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Perfectly presented

Elaborate sets, grand designs with lots of bling and a touch of romance marked day three, writes Vinod Nair.

fashion and trends Updated: Sep 22, 2008 16:12 IST
Vinod Nair

Now the ongoing HDIL India Couture Week seems to have settled and is in a cruising mode. Being located away from south Mumbai, shows may still wait for people to filter in and then start (45 minutes late, usually). On Day Three, it was a delight to see that the chosen designers for the day, Manav Gangwani and Suneet Varma, really made an effort to show couture in the manner couture should be presented. Both the designers presented lines that were an eclectic mix of Indian and Western silhouettes.

Manav’s runway had a winding stairway as a backdrop with an all-royal touch in terms of golden hues and patterns. His creations, too (barring a couple of things, like the outfit with a trail that didn’t quite look alright, and the few men who walked had the same look in velvet pants and embroidered sherwanis), bore the look of high fashion with embroidery and crystal work on the surface. I would say this line was the best that Manav has presented so far. I would say the same and more about the collection presented by Suneet Varma. You may recall that a few days ago in Delhi, Suneet had to call off his annual show just a few minutes before it was scheduled to start because of the bomb blasts in the city that day.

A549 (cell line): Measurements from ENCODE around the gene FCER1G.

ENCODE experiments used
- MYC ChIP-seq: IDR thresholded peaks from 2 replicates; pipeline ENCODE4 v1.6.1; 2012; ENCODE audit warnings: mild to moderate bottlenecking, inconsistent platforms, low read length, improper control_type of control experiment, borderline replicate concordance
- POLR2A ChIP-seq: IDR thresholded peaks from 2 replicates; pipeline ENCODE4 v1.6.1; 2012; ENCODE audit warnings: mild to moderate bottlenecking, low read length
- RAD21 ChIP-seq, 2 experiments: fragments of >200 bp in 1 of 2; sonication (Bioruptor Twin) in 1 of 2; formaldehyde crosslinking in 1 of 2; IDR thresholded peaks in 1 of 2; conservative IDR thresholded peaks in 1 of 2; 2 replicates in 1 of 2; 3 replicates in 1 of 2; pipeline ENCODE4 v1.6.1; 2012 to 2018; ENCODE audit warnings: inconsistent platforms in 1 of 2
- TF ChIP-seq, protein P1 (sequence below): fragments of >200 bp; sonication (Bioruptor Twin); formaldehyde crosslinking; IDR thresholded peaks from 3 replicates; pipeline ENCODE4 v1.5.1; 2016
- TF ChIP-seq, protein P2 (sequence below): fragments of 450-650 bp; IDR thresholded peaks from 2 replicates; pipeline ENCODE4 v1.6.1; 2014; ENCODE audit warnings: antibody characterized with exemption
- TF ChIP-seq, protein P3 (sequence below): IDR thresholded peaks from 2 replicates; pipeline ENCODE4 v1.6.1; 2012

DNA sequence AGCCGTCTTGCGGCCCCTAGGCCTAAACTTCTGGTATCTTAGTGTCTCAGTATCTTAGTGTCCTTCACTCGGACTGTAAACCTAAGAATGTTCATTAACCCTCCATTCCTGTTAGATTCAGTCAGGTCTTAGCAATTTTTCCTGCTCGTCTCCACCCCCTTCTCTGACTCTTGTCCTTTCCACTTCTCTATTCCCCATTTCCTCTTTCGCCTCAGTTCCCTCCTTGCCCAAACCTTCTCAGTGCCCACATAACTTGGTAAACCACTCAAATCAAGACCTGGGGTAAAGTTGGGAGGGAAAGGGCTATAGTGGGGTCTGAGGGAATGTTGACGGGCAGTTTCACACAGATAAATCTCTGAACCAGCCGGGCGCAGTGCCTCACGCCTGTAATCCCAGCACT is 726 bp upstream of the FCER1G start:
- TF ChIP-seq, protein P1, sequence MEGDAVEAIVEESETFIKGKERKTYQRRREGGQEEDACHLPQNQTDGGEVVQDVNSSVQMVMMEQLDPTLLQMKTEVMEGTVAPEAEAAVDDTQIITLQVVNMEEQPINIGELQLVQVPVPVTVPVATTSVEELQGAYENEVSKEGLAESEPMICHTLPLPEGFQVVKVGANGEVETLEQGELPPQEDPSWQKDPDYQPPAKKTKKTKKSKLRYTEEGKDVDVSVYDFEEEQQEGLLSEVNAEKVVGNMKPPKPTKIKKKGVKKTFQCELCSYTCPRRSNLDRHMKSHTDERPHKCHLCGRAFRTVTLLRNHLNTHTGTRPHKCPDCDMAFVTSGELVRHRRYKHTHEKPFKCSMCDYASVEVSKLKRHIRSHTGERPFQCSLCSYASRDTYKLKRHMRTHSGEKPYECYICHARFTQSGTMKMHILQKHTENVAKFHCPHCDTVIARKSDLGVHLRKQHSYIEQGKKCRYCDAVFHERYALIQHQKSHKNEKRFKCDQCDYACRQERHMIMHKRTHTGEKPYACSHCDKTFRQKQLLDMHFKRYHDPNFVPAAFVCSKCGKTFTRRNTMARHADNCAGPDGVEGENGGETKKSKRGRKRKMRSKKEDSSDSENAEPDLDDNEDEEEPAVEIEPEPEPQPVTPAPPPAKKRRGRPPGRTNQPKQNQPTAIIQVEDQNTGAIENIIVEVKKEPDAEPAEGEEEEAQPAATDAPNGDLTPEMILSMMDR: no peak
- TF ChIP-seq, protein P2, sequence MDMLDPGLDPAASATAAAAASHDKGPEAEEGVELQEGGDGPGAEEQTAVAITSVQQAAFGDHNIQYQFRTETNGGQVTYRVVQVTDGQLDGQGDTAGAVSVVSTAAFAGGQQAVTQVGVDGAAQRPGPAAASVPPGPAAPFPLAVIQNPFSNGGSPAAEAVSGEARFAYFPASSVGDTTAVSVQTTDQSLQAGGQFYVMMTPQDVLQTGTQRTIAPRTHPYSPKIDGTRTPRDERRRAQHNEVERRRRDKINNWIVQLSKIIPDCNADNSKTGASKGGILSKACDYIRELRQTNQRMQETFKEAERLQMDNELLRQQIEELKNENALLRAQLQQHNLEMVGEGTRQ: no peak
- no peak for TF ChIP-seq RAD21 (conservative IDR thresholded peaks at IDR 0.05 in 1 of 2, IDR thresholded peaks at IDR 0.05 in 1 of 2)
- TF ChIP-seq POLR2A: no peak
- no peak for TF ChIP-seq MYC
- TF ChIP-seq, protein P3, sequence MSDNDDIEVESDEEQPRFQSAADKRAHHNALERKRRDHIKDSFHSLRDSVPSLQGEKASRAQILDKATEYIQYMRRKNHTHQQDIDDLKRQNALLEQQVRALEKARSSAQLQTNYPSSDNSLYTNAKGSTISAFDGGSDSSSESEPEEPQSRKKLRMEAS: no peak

Suneet left no stones unturned at his presentation on Thursday. For me, this was the best that I have seen of Suneet’s work so far. His set was all-white with an altered fashion runway with an extended square-shaped platform at the centre of the runway, with a pond in the middle. Props with lighting were on the runway, adding to the style. The backdrop had a huge moon and as the show progressed, its eclipse happened slowly.

Suneet came out with 58 pieces of exquisitely crafted couture — some with clean surface and some with a stylish sprinkling of crystals and embroidery. His clever interpretation of silhouettes never bore an all-Indian feeling. Instead, he chose to explain his concept — based on Shakespeare’s A Midsummer Night’s Dream — in a controlled yet elaborate fashion.

If designers make an effort to present shows the way it happened on the third day, I think the Couture Week will leave a lasting memory. After all, even gourmet food, if not served right, may not taste the same.